The end is near.
Since stepping off the fence this past February, NBA commissioner Adam Silver took the time during his annual pre-Finals address on Thursday to reaffirm his stance against the Hack-a-Shaq strategy, in which teams intentionally foul poor free throw shooters away from ball in hopes of gaining an advantage.
The strategy has increasingly caught the ire of Silver as the number of daily instances increased dramatically between the 2015 and 2016 seasons. ESPN reports away-from-the-ball Hack-a-Shaq fouls increased by two-and-a-half times between this season and last. In addition, the strategy has jumped 16-fold over the past five years.
In essence, not even Shaquille O’Neal was Hack-a-Shaq’d this much, and that doesn’t sit well with Silver.
“Not only is that something that is bad for our network partners, but for all of the fan research we have shows that the fans hate it,” Silver said. “There may be a compromise in there where we can cut it down significantly.”
While Silver acknowledged the majority of Hack-a-Shaq instances involved three players (Dwight Howard, DeAndre Jordan, and Andre Drummond), as of January, at least 27 different players were subject to the intentional foul strategy at least once this season.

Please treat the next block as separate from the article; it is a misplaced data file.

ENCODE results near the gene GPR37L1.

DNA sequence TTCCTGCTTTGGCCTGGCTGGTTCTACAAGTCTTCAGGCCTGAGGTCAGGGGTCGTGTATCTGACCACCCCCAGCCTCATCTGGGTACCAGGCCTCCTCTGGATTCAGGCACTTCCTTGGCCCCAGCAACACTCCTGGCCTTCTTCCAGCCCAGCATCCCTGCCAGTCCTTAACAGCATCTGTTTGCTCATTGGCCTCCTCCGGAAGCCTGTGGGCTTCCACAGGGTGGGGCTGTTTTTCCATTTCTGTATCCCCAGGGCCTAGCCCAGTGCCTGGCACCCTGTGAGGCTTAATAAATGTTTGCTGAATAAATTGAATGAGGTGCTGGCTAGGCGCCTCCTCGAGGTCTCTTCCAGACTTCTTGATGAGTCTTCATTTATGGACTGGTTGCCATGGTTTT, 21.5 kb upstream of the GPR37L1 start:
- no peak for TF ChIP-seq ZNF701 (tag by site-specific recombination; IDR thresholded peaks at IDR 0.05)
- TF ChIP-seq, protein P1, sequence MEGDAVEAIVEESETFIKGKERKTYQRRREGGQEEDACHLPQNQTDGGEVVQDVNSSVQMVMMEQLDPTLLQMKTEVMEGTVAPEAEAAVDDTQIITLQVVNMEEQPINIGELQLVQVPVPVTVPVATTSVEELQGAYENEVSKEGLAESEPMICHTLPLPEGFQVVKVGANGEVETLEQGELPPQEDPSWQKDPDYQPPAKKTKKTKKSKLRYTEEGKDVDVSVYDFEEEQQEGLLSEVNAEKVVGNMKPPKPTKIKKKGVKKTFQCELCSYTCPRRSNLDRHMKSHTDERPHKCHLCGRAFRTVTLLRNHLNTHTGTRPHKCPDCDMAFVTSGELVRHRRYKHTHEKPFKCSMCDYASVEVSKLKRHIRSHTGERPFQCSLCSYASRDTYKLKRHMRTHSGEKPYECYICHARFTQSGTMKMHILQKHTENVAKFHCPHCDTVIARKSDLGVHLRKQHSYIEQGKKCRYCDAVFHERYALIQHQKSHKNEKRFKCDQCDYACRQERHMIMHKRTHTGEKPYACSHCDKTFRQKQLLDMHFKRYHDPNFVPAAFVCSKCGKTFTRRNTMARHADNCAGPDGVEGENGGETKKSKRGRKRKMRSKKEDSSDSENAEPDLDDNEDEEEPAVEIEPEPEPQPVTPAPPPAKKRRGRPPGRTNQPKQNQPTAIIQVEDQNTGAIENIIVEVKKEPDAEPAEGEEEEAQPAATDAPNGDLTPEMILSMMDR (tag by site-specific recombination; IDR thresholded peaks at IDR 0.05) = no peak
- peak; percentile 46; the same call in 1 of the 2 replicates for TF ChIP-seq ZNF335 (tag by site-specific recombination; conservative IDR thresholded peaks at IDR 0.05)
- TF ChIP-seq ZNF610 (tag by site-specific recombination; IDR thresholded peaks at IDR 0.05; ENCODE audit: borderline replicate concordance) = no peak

Detractors of any proposed rule change threatening the Hack-a-Shaq strategy often point the finger at the struggling free throw shooters in question, citing that a rule change would let poor free throw shooters off the hook.
Kiki VanDeWeghe, the NBA’s vice president of player operations, disagrees. Attempting to benefit from intentionally and openly breaking the rules flies in the face of what the game’s supposed to be all about, he says.
“It goes against the spirit of the rule book,” VanDeWeghe told The Washington Post in April. “Free throws were to compensate and deter fouls, not to encourage them. So I think we’re at the point where everyone agrees on that, not to belabor that, so what are the solutions?”
While the league has yet to offer a concrete fix for curbing the practice, they may be able to take heed from their D-League affiliate, who banned Hack-a-Shaq fouls two years ago by awarding the offensive team with one free throw and possession. A similar rule is already in place for the last two minutes of NBA games.
Currently, the NBA is one of the few leagues to feature a loophole that allows mid-court away-from-the-ball hugs. The practice is considered intentional and/or unsportsmanlike in the majority of prep, pro, and FIBA organizations.
Still, Silver will likely face resistance in his attempt to overhaul the ruling.
“If Adam wants to get rid of Hack-a-Shaq, he’s wrong. Dead wrong,” Dallas Mavericks owner Mark Cuban said in April. “Absolutely 100 percent wrong.”